Curfew Tales: The Story of Mister Jones Chapter 111

“Toby, as you can imagine, I was flabbergasted. Mr Jones, my gentle teacher, now extremely aged, is on the run from the world’s mighty police forces, somewhere in the mountains and jungles of Papua New Guinea. What’s more, he’s a vegan among cannibals. What’s to stop a hungry cannibal from cooking up a Jones Stew, and eating him? I wasn’t only flabbergasted, I was thunderstruck. And a strange thought occurred to me: my teacher had become an outlaw. Obviously as a vegan he’d never eaten anybody, but here he was, on the run from the Law! I recalled how he never punished me when I was an outlaw in his class; I had been a graffiti artist, a thief, a pornographer. Perhaps Mister Jones always had a soft spot for law breakers!

“Toby, I’m worried about Noel Henry Jones. He must be getting very thin and very hungry. He’s really old. I’m scared he might die. Even though I left his class in 1955, I’m feeling guilty still. In fact, the longer the delay the guiltier I feel. And we don’t know how to contact him. Even his daughter can’t contact him. But somehow Amelia Bodelia Wyckehurst, nee Jones, doesn’t seem worried. I wonder why.  I think I’ll write to her again.

Dear Amelia Bodelia,
I’m sorry to trouble you when you might be feeling troubled enough already. But I have the feeling you are confident your Dad’s OK. I’m not his daughter or anything, but I’m worried sick. Would you mind sharing your secret with me? Thank you,
Howard Jonathan Goldenberg

former Fourth Class boy

Leeton Public School

Dear Former Boy, Howard,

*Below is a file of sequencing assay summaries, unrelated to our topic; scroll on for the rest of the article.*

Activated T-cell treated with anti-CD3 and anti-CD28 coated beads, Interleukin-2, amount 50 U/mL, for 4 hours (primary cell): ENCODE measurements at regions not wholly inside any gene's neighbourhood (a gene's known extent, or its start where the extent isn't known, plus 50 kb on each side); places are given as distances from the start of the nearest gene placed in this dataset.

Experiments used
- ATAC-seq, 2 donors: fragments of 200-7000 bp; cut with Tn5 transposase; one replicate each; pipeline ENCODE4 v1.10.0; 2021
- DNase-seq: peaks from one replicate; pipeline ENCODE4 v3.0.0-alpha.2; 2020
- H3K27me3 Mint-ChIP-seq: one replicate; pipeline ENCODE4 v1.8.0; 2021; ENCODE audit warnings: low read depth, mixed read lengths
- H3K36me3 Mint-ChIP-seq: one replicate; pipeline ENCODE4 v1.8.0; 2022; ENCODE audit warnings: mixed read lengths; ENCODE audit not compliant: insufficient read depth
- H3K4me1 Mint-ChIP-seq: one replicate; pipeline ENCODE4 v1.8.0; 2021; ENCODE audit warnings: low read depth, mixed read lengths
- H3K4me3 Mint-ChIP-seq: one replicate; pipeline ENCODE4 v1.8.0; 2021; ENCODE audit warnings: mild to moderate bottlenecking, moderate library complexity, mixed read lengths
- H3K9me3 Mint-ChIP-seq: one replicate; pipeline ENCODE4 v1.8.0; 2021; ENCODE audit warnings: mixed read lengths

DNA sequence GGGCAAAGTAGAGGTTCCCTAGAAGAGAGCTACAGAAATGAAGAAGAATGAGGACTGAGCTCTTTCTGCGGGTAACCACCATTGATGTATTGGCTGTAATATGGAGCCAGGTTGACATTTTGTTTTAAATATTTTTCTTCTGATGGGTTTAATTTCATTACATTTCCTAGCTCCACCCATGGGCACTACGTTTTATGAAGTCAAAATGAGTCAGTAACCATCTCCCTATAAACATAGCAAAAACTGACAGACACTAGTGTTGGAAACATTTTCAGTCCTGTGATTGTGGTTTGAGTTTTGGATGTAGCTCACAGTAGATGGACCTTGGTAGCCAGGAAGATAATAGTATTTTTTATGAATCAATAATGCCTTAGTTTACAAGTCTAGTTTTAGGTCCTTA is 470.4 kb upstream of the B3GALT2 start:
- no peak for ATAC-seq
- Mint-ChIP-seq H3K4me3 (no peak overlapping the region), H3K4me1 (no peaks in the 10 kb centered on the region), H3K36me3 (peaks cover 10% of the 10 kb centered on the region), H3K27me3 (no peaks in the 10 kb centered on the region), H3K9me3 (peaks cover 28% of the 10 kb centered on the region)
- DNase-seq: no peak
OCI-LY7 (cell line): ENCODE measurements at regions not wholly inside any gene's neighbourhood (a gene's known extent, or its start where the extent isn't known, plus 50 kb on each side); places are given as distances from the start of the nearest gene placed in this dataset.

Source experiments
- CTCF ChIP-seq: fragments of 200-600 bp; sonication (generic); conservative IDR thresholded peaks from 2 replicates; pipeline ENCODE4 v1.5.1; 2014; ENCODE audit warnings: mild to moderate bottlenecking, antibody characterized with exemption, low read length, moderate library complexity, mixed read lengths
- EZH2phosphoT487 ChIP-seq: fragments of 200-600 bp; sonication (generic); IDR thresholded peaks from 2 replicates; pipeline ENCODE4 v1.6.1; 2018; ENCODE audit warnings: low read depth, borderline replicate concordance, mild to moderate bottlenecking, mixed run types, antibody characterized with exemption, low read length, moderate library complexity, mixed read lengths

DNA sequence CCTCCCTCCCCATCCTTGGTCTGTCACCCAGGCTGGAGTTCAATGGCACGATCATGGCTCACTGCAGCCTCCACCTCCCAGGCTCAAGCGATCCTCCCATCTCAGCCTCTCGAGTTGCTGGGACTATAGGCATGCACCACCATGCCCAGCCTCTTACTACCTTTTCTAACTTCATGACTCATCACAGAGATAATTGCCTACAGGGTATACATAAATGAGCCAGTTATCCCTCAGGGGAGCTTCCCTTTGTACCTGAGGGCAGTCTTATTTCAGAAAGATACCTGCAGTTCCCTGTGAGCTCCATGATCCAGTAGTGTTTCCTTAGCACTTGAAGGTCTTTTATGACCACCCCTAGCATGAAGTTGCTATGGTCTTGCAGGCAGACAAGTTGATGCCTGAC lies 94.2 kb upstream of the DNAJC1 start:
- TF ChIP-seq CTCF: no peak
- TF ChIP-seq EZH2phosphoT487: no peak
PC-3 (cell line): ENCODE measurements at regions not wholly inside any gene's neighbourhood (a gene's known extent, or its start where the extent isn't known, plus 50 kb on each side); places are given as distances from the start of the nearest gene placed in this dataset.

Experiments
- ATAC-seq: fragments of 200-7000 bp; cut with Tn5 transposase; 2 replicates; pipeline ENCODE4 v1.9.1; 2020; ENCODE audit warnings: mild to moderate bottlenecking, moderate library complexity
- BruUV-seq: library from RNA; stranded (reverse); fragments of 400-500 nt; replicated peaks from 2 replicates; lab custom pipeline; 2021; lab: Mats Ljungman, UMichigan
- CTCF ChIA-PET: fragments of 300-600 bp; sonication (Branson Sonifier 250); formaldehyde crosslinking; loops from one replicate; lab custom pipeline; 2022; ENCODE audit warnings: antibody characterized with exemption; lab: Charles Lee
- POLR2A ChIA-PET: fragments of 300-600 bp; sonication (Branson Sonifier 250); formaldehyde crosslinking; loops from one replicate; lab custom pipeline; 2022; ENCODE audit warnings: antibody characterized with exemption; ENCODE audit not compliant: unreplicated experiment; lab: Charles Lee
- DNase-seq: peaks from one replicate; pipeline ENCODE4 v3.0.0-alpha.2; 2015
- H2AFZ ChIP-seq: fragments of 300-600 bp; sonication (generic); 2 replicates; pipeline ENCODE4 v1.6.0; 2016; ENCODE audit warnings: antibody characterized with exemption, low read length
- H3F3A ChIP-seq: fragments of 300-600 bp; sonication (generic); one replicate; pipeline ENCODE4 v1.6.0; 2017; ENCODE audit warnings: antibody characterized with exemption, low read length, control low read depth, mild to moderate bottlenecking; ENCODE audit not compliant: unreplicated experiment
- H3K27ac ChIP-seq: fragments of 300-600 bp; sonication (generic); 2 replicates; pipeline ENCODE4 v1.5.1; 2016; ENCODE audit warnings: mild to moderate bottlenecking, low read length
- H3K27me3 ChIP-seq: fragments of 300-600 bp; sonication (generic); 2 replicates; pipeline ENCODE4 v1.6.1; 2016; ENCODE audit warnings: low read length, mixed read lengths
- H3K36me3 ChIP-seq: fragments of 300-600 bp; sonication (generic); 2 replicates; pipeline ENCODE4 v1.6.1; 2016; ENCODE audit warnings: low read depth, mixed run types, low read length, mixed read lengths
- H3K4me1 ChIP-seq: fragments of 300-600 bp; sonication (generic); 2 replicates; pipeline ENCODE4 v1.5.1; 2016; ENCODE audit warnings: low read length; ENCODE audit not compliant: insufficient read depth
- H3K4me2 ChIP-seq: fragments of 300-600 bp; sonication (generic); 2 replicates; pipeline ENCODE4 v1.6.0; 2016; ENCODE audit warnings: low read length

Thank you for asking. Yes, it is a worrying situation: my father might be unwell or hungry or injured. He’s almost certainly frightened of being captured. But you are quite right, I am confident he hasn’t died. He promised me he wouldn’t die without telling me. And Father never breaks a promise. If he lets me know, I’ll let you know.
Good wishes
A M W, nee J

“What do you think, Toby? Do you feel we can rely on Mister Jones keeping such a strange promise? I mean who can tell anyone they’ve died? It seems like a joke but Amelia Bodelia seemed to be quite serious.” “Saba, maybe the daughter is not mentally well. Or maybe Mister Noel Henry Jones is not mentally well. I happen to know of the dangers to the brain of a vegan diet. Would you like me to explain how the brain can be injured by not eating animal products?”
“Yes, Toby, I would.”
“Saba, meat contains Vitamin B12. If your body never gets meat or any animal product, there can be a deficiency of that vitamin and the brain and the nervous system can decay. Unless you receive Vitamin B1 by injections or in some other way you can actually develop a paranoid illness. You might believe you can tell your daughter you are dead. It’s called psychosis.”
“Golly, Toby, that sounds dangerous. I’ll write straightaway to Amelia.

A B W nee Jones
Dear daughter of Prince Noel of Papua,

Not wanting to be rude or anything, but how can your Dad and you be so confident he’ll contact you before he dies? I mean what if he gets shot or something? How would he let you know?
I’m really worried.
Howard Goldenberg P.S. if your Dad is a prince, does that make you a princess?

Dr H J Goldenberg,
Nope, I’m not a princess. And Dad is not mad due to B12 deficiency, if that’s what you’re getting at. No, my father made a solemn vow a long, long time ago, when he was initiated into the Wiradjuri tribe before he married my mother. Lying beneath a gum tree, on the bank of the Murrumbidgee River, father gritted his teeth while he said goodbye to his foreskin. He had no anaesthetics or pain killers. He lay there and he didn’t call out, he didn’t moan, he didn’t even whimper. He promised he’d always keep his word. He vowed he would never tell a lie. He promised he’d never break a promise. He took an oath he’d fulfill all his oaths.

I never knew about this, until father’s 99th birthday. He said, ‘Amelia Bodelia, my dear, I’m going away. I’m going to Papua New Guinea. I’ve got a job in the jungle. ”I asked my father about the job. He said a remote tribe had advertised for a prince. They said in the ad the previous prince was ‘not to their taste.’ So Father applied and was appointed. I asked him what he knew about the tribe.